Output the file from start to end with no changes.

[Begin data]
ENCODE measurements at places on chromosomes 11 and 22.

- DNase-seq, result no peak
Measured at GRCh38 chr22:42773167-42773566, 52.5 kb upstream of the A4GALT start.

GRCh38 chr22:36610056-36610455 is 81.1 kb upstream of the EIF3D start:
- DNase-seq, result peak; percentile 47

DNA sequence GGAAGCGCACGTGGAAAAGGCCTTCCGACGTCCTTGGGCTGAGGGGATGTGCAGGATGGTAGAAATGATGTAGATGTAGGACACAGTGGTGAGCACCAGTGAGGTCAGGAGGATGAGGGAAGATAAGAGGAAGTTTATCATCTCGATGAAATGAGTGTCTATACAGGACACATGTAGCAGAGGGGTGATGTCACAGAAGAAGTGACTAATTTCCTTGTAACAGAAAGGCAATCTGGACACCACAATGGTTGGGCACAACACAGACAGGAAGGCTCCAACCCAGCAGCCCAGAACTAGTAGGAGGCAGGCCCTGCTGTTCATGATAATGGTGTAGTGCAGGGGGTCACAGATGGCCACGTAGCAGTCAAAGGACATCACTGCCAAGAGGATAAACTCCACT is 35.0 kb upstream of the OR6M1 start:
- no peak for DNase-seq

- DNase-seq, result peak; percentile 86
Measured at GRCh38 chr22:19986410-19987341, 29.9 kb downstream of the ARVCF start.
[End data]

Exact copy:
ENCODE measurements at places on chromosomes 11 and 22.

- DNase-seq, result no peak
Measured at GRCh38 chr22:42773167-42773566, 52.5 kb upstream of the A4GALT start.

GRCh38 chr22:36610056-36610455 is 81.1 kb upstream of the EIF3D start:
- DNase-seq, result peak; percentile 47

DNA sequence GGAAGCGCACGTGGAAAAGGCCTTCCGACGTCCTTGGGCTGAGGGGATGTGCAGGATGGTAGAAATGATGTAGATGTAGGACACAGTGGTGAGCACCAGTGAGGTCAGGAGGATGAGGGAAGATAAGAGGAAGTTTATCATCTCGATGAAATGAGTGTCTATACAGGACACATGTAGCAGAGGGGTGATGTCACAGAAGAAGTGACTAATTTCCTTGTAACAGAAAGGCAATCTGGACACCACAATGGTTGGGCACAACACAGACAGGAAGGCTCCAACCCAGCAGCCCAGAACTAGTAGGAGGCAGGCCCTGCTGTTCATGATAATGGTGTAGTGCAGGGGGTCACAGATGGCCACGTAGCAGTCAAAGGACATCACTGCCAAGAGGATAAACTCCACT is 35.0 kb upstream of the OR6M1 start:
- no peak for DNase-seq

- DNase-seq, result peak; percentile 86
Measured at GRCh38 chr22:19986410-19987341, 29.9 kb downstream of the ARVCF start.